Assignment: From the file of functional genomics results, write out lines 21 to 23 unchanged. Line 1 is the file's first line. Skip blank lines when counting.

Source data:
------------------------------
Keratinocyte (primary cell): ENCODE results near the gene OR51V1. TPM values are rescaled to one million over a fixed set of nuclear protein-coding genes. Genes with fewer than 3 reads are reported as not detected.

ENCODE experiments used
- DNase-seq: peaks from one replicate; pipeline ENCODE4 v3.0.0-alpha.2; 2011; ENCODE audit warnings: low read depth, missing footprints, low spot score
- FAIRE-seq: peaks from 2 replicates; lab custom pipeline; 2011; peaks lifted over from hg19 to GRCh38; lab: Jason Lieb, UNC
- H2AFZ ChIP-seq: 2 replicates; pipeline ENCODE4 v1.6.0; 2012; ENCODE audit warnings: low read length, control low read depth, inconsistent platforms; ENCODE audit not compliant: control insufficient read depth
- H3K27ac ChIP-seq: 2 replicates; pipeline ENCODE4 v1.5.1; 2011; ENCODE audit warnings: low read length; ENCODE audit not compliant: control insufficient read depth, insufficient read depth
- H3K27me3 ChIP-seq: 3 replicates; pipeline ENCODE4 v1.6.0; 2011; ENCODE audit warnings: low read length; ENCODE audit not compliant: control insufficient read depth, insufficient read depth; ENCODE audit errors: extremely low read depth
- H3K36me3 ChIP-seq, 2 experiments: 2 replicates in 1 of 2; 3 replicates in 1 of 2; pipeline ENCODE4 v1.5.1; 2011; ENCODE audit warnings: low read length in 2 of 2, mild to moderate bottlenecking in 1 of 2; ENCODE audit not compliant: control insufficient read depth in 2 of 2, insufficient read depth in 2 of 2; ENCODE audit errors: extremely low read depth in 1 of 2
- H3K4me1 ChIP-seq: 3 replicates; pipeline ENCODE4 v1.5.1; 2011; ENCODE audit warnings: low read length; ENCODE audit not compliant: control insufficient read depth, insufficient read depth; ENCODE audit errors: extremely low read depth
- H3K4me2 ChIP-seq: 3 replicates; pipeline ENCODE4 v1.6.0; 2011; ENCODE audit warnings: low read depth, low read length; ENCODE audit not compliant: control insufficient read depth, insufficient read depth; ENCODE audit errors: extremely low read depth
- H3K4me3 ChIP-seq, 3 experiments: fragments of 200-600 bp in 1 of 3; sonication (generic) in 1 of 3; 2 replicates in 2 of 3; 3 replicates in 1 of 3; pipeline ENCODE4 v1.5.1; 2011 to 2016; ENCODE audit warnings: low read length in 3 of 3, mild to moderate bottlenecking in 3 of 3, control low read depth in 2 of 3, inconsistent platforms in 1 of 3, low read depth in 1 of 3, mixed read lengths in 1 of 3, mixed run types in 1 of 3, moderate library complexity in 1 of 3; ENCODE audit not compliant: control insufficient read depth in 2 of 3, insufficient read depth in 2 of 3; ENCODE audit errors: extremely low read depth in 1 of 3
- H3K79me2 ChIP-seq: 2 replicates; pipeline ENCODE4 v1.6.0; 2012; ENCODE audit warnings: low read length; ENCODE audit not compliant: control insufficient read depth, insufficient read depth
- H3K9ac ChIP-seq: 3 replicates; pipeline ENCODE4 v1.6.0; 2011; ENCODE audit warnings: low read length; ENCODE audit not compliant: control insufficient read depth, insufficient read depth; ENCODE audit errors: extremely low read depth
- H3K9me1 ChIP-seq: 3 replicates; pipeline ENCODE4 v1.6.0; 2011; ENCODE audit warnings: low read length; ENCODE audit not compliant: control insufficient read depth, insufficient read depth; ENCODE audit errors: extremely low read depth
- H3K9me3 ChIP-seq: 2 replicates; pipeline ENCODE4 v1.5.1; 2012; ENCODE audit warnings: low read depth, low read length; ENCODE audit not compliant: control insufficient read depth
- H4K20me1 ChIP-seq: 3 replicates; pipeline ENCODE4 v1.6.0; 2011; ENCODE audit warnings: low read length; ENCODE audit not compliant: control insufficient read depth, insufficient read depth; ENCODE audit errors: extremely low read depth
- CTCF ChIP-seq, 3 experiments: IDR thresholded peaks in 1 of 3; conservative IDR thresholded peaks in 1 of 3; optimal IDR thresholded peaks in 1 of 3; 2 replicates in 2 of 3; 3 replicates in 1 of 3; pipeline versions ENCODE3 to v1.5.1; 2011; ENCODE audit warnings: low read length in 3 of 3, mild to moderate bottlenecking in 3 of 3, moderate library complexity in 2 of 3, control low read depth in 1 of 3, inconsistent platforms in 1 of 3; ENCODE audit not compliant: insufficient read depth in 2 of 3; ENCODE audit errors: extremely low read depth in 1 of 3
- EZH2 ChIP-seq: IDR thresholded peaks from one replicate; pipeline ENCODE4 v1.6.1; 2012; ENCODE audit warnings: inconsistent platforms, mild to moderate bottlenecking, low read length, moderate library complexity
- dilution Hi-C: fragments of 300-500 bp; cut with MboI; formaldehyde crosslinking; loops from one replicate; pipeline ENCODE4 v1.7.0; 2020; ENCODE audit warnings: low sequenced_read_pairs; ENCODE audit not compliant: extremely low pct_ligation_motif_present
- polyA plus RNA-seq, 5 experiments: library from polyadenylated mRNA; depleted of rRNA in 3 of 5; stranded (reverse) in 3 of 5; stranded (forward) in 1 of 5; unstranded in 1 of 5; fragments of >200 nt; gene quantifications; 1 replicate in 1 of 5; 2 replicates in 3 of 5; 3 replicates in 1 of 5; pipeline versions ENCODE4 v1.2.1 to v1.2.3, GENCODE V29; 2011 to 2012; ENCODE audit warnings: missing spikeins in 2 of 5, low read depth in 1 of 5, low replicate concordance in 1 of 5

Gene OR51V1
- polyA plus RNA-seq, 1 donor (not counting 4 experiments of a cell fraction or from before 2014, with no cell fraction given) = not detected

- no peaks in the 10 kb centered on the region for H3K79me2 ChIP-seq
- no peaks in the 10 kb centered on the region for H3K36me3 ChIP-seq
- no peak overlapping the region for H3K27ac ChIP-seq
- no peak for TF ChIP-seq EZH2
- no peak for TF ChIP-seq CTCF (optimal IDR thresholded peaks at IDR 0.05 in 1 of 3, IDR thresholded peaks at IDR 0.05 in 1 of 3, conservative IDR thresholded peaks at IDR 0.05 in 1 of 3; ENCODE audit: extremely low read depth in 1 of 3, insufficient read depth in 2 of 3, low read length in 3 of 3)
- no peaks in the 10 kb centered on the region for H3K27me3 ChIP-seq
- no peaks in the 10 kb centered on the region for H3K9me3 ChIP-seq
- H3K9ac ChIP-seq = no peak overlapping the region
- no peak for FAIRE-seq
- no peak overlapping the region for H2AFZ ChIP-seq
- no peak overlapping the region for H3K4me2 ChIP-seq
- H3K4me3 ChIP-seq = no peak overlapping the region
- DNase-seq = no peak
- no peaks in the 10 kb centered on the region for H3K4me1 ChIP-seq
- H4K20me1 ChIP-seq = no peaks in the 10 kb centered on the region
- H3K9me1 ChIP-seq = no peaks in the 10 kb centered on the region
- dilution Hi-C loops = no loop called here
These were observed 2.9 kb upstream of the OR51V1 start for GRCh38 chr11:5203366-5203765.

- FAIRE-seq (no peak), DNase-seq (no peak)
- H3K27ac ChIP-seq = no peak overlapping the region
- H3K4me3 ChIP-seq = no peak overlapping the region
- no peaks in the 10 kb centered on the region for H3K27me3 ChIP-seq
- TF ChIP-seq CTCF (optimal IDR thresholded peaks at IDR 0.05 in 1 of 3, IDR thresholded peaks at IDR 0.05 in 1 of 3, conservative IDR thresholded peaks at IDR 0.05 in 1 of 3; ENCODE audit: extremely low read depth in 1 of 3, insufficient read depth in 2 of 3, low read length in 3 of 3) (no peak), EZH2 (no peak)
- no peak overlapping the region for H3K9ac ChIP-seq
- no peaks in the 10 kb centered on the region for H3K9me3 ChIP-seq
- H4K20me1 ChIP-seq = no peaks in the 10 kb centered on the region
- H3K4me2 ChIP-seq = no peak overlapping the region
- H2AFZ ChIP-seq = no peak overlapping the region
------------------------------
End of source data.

Gene OR51V1
- polyA plus RNA-seq, 1 donor (not counting 4 experiments of a cell fraction or from before 2014, with no cell fraction given) = not detected

- no peaks in the 10 kb centered on the region for H3K79me2 ChIP-seq